Sermon for Ordinary 8 Year A
By The Rev Eric Royden
Turning to our gospel reading we find we find Jesus making three points.
First that of loyalty; that no person can serve two masters. Secondly, that
there is no cause to worry. Thirdly, that we should live righteously.
Mark Twain was rebuking a Mormon who had two wives and the Mormon said, ‘can you show me any part of Scripture which forbids polygamy’. Twain answered, ‘certainly. No man can serve two masters’. That was not what Jesus had in mind however.
In Jesus time there was slavery and Roman law forbade a slave having two masters. A slave became a possession not a person, and the Master had complete control of his life. Some Masters were good, others bad, and Jesus is depicting God as a good Master, and so God should have undisputed claim on a Christian’s life. At no time can we relax Christian standards.
Jesus says you cannot serve God and Mammon. Mammon was a Hebrew word for material possessions, and meant that which a person puts their trust in. These can occupy a place in our life they are not meant to have, and at the heart of Jesus teaching is that all things belong to God. The Bible saying, ‘the earth is the Lord’s and the fullness thereof’.
Possession of material things is not a sin but a responsibility. But the question arises, how do we get those things. By honourable means, or foul. How do we use them, selfishly or wisely, even helping others.
Money in itself is not evil. The Lord Himself commends the good use of money - stewardship and wisdom as we use our money. As we come to these words of Jesus today, the Lord is warning us of the grave dangers that are inherent within laying up money, and indeed laying up any treasures, whatever they may be. The Lord is not simply speaking about money, He is speaking about anything that is to us a strength, anything that is a possession that we prize and that we hold to dearly. It can be money; it can be absolutely anything
There is the question of priority. A business man once said, “on Sunday my priorities are God, family business, but on Monday to Saturday the reverse order.” Jesus is saying, “you love the one which claims your devotion, but hate the other.”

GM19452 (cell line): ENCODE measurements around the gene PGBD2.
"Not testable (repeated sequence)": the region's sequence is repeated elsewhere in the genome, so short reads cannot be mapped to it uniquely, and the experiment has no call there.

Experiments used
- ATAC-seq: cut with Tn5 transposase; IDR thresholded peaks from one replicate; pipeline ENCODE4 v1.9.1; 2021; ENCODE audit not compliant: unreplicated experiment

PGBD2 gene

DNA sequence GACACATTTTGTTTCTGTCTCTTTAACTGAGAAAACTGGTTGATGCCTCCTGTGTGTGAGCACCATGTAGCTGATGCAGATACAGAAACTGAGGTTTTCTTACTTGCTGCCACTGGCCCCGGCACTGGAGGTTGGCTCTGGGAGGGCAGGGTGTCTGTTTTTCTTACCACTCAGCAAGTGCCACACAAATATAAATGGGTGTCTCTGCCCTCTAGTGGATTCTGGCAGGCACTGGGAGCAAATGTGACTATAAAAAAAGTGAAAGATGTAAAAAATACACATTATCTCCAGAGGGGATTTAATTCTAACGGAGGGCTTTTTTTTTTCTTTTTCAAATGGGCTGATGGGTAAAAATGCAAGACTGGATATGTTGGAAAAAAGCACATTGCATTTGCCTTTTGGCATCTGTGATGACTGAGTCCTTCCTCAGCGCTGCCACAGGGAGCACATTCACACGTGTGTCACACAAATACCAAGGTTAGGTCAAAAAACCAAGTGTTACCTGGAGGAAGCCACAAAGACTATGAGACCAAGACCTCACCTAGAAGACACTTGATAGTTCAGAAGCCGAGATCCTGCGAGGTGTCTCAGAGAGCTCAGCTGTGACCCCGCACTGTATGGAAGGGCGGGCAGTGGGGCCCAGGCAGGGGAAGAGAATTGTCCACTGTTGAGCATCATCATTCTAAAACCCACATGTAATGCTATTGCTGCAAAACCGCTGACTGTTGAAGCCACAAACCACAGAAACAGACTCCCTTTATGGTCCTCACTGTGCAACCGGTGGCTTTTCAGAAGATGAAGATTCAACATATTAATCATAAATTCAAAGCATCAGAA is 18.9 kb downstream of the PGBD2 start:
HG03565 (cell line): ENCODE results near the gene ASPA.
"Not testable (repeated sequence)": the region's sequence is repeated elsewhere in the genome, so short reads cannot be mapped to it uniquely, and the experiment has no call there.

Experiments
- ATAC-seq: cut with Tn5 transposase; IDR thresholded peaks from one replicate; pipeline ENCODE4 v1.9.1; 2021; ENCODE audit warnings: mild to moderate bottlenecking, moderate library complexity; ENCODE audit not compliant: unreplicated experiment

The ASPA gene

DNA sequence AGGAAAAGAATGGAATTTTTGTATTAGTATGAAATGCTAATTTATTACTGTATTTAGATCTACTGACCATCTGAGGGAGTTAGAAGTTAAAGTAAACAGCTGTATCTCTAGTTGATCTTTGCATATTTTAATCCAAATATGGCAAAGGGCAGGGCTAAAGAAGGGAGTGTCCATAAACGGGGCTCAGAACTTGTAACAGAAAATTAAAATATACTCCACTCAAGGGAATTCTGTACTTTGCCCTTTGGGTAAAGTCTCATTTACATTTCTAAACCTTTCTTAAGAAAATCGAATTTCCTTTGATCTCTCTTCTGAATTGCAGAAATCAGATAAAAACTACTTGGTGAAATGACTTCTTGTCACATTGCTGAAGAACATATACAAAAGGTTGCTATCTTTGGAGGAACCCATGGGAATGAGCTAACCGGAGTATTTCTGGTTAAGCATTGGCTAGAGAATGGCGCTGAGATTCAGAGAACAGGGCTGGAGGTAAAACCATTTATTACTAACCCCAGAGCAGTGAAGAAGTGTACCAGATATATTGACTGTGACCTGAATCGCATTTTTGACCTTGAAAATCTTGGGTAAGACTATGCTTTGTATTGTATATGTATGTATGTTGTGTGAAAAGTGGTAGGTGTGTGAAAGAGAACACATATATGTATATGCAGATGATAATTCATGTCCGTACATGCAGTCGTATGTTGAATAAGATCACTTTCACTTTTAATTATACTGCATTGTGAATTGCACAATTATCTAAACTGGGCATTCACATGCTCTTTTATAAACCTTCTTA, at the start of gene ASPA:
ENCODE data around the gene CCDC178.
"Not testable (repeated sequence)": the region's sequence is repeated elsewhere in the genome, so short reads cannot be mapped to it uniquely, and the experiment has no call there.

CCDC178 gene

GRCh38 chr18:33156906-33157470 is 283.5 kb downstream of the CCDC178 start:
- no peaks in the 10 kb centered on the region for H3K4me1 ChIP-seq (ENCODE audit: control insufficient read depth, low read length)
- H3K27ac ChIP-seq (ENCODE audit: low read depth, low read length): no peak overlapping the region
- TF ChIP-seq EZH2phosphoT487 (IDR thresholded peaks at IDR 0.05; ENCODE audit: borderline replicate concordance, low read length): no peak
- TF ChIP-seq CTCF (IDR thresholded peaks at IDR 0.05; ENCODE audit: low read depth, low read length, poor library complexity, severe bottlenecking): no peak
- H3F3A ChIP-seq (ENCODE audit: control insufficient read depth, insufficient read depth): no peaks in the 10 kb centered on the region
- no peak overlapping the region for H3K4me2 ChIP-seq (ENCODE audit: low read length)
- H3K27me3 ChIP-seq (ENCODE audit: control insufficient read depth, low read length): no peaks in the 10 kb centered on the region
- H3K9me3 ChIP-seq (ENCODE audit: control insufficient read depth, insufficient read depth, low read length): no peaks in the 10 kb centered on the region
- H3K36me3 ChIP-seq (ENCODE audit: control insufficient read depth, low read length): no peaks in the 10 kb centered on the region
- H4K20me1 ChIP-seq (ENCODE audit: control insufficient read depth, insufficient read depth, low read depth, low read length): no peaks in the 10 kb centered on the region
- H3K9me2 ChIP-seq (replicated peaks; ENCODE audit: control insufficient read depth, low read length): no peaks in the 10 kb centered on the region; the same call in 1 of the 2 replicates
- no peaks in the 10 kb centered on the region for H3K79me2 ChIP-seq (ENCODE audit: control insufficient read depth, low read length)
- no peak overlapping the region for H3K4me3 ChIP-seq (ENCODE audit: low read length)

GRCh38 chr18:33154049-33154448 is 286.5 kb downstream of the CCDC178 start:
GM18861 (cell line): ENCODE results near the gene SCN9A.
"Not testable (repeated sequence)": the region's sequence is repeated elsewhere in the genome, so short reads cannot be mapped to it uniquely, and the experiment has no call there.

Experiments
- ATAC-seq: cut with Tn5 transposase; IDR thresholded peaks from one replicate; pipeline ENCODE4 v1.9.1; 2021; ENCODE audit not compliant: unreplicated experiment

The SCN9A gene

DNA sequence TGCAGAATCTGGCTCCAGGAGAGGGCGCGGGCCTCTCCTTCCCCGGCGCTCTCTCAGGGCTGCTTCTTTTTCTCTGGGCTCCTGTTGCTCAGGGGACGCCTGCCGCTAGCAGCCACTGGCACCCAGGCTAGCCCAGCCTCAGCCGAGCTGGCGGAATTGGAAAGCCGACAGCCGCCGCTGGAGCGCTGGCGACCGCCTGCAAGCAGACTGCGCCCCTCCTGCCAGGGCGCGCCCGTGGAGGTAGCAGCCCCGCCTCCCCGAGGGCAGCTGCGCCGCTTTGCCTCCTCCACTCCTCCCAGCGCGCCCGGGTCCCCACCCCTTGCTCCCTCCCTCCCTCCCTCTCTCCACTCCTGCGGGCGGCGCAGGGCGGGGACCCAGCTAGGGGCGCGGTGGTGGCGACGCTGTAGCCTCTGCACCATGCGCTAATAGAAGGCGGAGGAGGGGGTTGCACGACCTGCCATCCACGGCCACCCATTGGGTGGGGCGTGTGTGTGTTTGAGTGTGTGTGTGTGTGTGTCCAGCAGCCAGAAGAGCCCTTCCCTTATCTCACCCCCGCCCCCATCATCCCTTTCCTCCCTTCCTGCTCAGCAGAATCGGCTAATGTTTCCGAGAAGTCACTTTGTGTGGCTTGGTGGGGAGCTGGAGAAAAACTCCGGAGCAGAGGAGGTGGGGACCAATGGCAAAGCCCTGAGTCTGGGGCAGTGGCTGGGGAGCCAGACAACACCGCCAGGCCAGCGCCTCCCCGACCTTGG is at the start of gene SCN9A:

Then Jesus deals with worry.
A man went to a psychologist and said, "Doctor, sometimes I feel like a Marquee and at other times I feel like a Wigwam." The doctor thought about it for a moment and then he said, "I better treat you for anxiety. You're two tents!"
Anxiety however is no joke. In our world, stress is a way of life and so many people are filled with anxiety about so many things. Health, children, mortgage, work, keeping up with friends. I am sure the list could go on and on. There may be anxiety in most of your life with unresolved issues, nagging problems, worries over finances, work, and relationships. What success have you had in dealing with these kinds of problems? Have you perhaps accepted worry and anxiety as a natural part of your life?
Many Christians can take the things which worry them to God in prayer and find that God responds, whilst others seem to put little trust in praying when things get hard. From personal experience I have learned He really does answer.
Of course, we are not the first people to experience stress and anxiety, although we may think that ours is greater than anyone else's. Anxiety, however, has been around for a long time. And it has been afflicting us for centuries. In Jesus' day, anxiety was everywhere, as it is today. The people standing on that mountainside when He delivered the Sermon on the Mount were no different than you or me. They had to deal with the problems of paying their bills, feeding their families, pleasing their employers, raising their children, paying their taxes and saving for the future just like we do.
What would Jesus say to them to help them deal with the pressures and fears of living? Jesus did not avoid the issue nor did he give them soothing words. . He dealt directly with the cause and cure for the worried, anxious heart.
He is telling us that God gave us life so if we truly belong to God surely we can trust Him to care for all our needs, and goes on to prove that worry in any event is useless because we cannot alter anything. All it will do give us ulcers, heart problems and even death.
Have you ever seen a gravestone with the epitaph yet it could be written on many gravestones. Doctors never cease to tell us today that many of the illnesses that we have with us are directly, not just the symptom, but are directly related to the problem of anxiety, the problem of fear and the problem of worry. Now we're all guilty of this Indeed, most of us worry sometimes, some of us worry a lot of the time,
A woman worried for many years that she was going to die of cancer, and many years after she died of something totally different so wasting years of worry about the wrong thing.. What we're doing is trying to take responsibility for our own lives rather than leaving them in God’s hands.